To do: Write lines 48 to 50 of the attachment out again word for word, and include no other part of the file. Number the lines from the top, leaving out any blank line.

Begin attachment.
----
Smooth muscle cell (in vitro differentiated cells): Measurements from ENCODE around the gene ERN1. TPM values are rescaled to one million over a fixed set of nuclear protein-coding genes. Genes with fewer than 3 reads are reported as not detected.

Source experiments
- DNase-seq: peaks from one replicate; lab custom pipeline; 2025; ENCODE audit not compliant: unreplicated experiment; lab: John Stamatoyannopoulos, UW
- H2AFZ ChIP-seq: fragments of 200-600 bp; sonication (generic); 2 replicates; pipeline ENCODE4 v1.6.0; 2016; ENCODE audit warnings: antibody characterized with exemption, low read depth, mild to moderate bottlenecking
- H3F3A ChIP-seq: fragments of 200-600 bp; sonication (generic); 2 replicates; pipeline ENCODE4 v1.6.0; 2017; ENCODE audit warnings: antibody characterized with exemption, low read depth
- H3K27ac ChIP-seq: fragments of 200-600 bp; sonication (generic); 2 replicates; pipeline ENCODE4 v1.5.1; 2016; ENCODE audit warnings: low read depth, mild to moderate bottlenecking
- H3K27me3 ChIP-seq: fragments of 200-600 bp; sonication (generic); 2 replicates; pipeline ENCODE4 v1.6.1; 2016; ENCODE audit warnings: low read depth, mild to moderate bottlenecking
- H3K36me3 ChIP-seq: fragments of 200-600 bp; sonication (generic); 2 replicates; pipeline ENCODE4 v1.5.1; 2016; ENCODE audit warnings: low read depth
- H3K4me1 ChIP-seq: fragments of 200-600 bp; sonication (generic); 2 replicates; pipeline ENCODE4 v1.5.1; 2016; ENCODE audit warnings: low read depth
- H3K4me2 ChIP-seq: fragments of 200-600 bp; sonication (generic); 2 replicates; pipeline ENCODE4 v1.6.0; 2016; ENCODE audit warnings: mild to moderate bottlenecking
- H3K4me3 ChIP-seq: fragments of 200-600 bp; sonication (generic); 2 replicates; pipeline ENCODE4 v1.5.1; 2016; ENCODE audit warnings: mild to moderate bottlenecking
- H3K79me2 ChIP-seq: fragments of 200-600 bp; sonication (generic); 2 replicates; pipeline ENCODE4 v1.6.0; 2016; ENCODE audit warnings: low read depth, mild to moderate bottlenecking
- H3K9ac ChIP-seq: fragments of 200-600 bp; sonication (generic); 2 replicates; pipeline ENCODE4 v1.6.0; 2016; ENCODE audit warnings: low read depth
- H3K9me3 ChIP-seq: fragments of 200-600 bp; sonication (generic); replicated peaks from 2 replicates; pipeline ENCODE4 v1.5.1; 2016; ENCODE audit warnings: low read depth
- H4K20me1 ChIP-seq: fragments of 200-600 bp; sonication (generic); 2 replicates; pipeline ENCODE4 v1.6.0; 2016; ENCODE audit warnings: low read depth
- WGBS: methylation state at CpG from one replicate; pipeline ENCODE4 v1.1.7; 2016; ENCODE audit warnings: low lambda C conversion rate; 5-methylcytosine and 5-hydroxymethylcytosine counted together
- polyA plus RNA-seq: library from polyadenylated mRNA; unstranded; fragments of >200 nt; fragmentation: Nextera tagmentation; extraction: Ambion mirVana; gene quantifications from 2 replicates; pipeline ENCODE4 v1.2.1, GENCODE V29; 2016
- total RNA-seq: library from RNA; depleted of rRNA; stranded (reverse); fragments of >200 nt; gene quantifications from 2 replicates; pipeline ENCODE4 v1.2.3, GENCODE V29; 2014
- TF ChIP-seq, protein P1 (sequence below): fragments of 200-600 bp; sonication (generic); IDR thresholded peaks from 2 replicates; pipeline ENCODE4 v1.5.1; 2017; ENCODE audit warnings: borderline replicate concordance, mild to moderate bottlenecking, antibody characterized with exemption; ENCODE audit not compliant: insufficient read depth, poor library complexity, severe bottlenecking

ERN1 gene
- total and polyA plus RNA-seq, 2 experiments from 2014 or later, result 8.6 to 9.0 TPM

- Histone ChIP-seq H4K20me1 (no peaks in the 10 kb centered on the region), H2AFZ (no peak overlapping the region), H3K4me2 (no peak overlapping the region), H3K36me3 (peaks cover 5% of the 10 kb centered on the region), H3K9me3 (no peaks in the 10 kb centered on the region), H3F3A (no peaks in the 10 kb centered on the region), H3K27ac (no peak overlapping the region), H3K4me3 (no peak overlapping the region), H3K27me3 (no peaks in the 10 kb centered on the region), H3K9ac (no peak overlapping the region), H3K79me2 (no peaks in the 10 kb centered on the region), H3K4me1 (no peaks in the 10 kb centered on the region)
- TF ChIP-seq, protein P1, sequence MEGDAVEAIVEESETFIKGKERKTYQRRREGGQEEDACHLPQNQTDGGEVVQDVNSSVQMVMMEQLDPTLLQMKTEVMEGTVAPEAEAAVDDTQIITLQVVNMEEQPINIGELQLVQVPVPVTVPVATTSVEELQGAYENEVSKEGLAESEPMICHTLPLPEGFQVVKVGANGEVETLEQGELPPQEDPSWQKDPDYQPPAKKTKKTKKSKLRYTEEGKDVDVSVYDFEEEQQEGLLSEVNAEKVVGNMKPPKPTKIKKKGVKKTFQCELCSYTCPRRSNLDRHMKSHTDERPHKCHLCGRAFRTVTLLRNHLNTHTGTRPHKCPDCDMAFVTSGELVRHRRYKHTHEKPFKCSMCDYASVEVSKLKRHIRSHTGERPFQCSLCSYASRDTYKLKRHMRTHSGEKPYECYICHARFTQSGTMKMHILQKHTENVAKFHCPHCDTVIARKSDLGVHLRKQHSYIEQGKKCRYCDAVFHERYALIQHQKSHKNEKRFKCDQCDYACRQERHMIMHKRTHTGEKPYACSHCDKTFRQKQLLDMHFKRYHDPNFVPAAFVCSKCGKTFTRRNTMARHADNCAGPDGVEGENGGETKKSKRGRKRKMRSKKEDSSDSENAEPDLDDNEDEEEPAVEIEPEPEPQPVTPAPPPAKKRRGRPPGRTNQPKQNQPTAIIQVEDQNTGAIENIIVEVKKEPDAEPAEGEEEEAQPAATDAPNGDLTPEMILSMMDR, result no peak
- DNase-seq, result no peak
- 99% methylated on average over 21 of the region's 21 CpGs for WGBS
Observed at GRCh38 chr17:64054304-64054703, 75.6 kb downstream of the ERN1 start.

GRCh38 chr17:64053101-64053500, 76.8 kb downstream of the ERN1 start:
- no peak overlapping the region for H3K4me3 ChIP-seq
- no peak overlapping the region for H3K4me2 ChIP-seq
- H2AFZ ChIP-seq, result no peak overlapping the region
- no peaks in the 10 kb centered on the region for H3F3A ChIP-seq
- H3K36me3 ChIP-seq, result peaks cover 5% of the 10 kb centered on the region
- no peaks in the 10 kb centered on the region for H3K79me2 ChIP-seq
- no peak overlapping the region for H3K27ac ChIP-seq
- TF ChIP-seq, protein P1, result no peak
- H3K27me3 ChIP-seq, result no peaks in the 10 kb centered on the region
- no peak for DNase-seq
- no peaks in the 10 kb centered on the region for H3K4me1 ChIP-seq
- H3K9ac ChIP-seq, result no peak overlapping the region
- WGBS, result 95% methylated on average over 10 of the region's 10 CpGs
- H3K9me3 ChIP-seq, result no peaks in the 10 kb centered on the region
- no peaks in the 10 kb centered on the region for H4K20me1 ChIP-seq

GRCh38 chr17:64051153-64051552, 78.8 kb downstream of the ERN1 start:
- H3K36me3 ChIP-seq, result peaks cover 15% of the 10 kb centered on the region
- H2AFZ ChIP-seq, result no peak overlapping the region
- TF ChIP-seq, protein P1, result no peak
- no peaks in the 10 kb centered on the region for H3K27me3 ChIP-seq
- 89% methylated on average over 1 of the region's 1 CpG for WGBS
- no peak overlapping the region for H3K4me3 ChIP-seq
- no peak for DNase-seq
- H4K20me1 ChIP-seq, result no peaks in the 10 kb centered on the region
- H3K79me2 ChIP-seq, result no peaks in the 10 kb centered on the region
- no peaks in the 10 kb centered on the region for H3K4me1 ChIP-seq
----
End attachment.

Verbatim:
- 89% methylated on average over 1 of the region's 1 CpG for WGBS
- no peak overlapping the region for H3K4me3 ChIP-seq
- no peak for DNase-seq